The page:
I know that I can copy the structure member by member, instead of that can I do a memcpy on structures?

Is it advisable to do so?

In my structure, I have a string also as member which I have to copy to another structure having the same member. How do I do that?

  • 4
    Why are you talking about "member functions" in a question tagged as C?
    – unwind
    Feb 8, 2011 at 8:59
  • 2
    Could you show us the struct or at least an extract of it? I assume that the string is not a member function, only a member as we're talking plain C here. Is the "string" a char array, a dynamically allocated char* or what?
    – rjnilsson
    Feb 8, 2011 at 9:00

7 Answers 7


Copying by plain assignment is best, since it's shorter, easier to read, and has a higher level of abstraction. Instead of saying (to the human reader of the code) "copy these bits from here to there", and requiring the reader to think about the size argument to the copy, you're just doing a plain assignment ("copy this value from here to here"). There can be no hesitation about whether or not the size is correct.

Also, if the structure is heavily padded, assignment might make the compiler emit something more efficient, since it doesn't have to copy the padding (and it knows where it is), but mempcy() doesn't so it will always copy the exact number of bytes you tell it to copy.

If your string is an actual array, i.e.:

struct {
  char string[32];
  size_t len;
} a, b;

strcpy(a.string, "hello");
a.len = strlen(a.string);

Then you can still use plain assignment:

b = a;

To get a complete copy. For variable-length data modelled like this though, this is not the most efficient way to do the copy since the entire array will always be copied.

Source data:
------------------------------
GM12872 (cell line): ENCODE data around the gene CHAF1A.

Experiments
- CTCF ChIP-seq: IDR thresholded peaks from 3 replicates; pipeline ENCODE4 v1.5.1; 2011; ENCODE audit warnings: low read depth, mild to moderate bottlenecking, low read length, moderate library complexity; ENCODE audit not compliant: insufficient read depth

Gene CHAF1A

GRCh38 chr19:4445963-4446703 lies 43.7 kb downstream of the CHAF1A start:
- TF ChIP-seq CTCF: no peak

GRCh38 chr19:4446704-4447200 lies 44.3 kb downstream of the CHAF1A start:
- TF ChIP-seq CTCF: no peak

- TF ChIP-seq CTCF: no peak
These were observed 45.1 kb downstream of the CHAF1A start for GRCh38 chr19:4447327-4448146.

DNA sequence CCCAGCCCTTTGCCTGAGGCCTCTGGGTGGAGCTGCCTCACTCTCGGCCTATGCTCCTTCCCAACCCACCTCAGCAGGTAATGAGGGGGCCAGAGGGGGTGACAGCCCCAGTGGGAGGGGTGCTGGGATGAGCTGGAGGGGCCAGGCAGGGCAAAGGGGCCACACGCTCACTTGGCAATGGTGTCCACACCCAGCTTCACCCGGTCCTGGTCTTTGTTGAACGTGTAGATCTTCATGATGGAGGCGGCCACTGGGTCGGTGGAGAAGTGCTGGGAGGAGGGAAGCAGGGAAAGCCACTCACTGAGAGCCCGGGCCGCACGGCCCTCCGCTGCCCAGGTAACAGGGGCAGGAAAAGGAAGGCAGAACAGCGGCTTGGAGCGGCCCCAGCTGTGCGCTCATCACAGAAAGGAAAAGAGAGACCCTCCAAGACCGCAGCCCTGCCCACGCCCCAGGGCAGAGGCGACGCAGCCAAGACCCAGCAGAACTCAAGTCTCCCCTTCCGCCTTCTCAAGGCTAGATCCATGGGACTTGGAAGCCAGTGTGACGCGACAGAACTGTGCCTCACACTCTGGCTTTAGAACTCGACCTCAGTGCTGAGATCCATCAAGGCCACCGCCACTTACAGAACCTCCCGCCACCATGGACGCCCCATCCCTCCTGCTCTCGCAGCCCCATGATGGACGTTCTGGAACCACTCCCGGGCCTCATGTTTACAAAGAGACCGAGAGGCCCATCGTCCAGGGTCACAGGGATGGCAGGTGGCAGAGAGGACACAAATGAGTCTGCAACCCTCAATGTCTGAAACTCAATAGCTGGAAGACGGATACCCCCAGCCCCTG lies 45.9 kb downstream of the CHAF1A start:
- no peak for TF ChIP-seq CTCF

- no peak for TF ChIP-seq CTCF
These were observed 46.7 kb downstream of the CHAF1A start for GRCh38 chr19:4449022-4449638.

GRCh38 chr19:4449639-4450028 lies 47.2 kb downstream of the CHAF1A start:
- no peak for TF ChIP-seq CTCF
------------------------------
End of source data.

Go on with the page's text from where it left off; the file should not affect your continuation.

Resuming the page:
Beware though, that copying structs that contain pointers to heap-allocated memory can be a bit dangerous, since by doing so you're aliasing the pointer, and typically making it ambiguous who owns the pointer after the copying operation.

For these situations a "deep copy" is really the only choice, and that needs to go in a function.


Since C90, you can simply use:

dest_struct = source_struct;

as long as the string is memorized inside an array:

struct xxx {
    char theString[100];

Otherwise, if it's a pointer, you'll need to copy it by hand.

struct xxx {
    char* theString;

dest_struct = source_struct;
dest_struct.theString = malloc(strlen(source_struct.theString) + 1);
strcpy(dest_struct.theString, source_struct.theString);
  • 1
    What happens before C90? What would be the difference in struct assignment between pre-C90 and post-C90 compilers if the struct contains an array like in your example?
    – cesss
    Mar 27, 2017 at 10:10
  • 1
    @cesss: Before C90/C89 there was no formal standard for C, so it depended on the compiler you used. Not all supported assignment of structs. Since C90 requires compilers to support it, you can be sure any compiler that conforms to C90 (or later) will let you do it.
    – sleske
    Sep 28, 2017 at 9:02

If the structures are of compatible types, yes, you can, with something like:

memcpy (dest_struct, source_struct, sizeof (*dest_struct));

The only thing you need to be aware of is that this is a shallow copy. In other words, if you have a char * pointing to a specific string, both structures will point to the same string.

And changing the contents of one of those string fields (the data that the char * points to, not the char * itself) will change the other as well.

If you want a easy copy without having to manually do each field but with the added bonus of non-shallow string copies, use strdup:

memcpy (dest_struct, source_struct, sizeof (*dest_struct));
dest_struct->strptr = strdup (source_struct->strptr);

This will copy the entire contents of the structure, then deep-copy the string, effectively giving a separate string to each structure.

And, if your C implementation doesn't have a strdup (it's not part of the ISO standard), get one from here.